Daredevil: Director's Cut
If, as Kevin Smith posits, Daredevil is essentially the Grateful Dead to Spider-Man's Beatles and Captain America's Elvis, then writer/director Mark Steven Johnson must be the zonked-out Deadhead who digs the band's groove but hasn't the requisite vocabulary, nor the musical expertise, to express why they're so exceptional. "He's just
Daredevil, man! Look at him, with his tragic childhood and his fiercely vengeful rage he's the most, man!" For this reason, Daredevil (2003) feels like the single most expensive fan-film ever made. It's an awed disaster so in love with the source material that it confuses fidelity with inspiration. Now, it's available in a long-awaited-by-masochists, R-rated "Director's Cut" that brings the whole sorry endeavor to an excruciating new low. A case was made at the time of the film's release that a PG-13 Daredevil could never capture the grittiness of the comic book character as reinvented by Frank Miller. That may still be true, but don't expect Mark Steven Johnson's "daring new vision" (as it's trumpeted by the DVD package) to bring the heretofore-lacking pain, unless one is in the market for the straightforward, non-Method Man variety. In that case, "pain" barely begins to describe the horrors of this value-added monstrosity. Aside from more violence, which frankly seems terribly out of place in Johnson's CG-heavy universe no matter how close he thinks he's getting to Frank Miller's highly acclaimed reimagining of the character, the extra 30 minutes means more backstory and more Coolio, who was unceremoniously cut out of the theatrical release much to the chagrin of his remaining fan. Both additions are a mistake. What was once a tightly edited if unconvincing slab of exposition is now a bloated 20-minute slog that irrevocably stalls the film before its story attempts to kick into gear. Meanwhile, the Coolio subplot involves a murder case that imports an unnecessary twist into the narrative. (It should be noted that Coolio's acting has actually regressed since his star-making turn in the "Fantastic Voyage" video.) Essentially, every single addition serves only to exacerbate everything that was wrong about the theatrical version, while hamstringing with ineffective sequences the few likeable elements e.g. Colin Farrell's Bullseye and Jon Favreau's Foggy Nelson that kept the film from being uttered in the same breath as Albert Pyun's Captain America. Now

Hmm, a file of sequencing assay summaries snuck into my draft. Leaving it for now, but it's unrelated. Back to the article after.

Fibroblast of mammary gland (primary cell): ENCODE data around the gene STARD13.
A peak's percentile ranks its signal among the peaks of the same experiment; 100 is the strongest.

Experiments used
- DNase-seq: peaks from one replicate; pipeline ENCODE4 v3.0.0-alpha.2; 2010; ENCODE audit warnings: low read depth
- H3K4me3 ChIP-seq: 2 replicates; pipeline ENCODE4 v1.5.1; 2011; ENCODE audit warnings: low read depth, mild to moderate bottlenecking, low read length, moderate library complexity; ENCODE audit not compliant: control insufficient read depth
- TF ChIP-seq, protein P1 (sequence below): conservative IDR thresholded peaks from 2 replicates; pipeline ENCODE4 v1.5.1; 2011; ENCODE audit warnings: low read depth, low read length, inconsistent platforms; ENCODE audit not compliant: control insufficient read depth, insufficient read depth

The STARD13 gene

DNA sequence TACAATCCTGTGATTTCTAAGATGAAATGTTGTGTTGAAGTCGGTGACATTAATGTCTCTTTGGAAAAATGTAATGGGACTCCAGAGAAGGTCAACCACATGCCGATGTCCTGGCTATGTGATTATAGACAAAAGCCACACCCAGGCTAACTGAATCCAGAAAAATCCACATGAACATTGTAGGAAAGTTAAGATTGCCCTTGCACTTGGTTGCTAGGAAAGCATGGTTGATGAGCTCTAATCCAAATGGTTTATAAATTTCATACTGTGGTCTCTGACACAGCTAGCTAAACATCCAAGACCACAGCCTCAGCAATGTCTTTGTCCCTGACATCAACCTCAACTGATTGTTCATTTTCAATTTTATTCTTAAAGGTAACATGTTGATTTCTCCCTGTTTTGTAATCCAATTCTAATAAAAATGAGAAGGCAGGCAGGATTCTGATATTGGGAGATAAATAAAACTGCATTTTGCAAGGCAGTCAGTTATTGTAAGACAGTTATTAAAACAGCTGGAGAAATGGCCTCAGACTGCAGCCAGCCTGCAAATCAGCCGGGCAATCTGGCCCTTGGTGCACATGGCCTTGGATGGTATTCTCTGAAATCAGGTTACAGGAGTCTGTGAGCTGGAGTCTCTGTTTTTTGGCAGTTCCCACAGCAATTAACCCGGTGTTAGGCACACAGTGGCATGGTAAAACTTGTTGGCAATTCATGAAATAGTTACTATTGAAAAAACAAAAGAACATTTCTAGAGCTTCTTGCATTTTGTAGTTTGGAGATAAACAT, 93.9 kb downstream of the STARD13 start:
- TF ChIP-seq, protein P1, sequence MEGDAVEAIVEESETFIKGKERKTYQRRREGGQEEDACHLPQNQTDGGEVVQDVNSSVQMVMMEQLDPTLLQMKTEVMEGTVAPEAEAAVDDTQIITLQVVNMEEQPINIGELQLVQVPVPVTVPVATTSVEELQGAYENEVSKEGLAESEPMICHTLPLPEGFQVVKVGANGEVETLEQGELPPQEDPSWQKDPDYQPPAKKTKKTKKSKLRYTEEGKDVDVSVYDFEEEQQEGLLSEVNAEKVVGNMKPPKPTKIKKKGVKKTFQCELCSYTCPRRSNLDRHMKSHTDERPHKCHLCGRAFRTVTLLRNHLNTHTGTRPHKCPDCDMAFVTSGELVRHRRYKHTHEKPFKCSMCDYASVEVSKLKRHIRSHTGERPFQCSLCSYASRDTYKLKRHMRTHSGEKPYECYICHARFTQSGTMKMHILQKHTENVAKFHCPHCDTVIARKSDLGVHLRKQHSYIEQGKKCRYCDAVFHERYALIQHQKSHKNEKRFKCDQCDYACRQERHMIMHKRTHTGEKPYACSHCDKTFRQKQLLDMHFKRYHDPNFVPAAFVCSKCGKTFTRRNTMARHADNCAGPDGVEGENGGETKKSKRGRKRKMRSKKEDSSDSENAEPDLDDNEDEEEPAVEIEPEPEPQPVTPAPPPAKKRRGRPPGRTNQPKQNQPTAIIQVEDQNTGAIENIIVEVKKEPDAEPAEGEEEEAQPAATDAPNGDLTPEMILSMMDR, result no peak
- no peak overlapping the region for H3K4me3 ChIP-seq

utter away. Fox presents Daredevil: Director's Cut in an excellent anamorphic transfer (2.35:1) with outstanding Dolby Digital 5.1 audio. The feature-length commentary by Johnson and Marvel chairman Avi Arad calls the film Daredevil 1.5, suggesting that this release is the detritus of what was intended to be a much larger set along the lines of what Fox has done with the X-Men franchise. Now, it's just a pump-primer for the Elektra spin-off, which Johnson isn't even directing. The featurette "Giving the Devil His Due" makes a very weak case for this version existing anywhere outside of an editing suite. Also on board are trailers for AVP and I, Robot. Keep-case.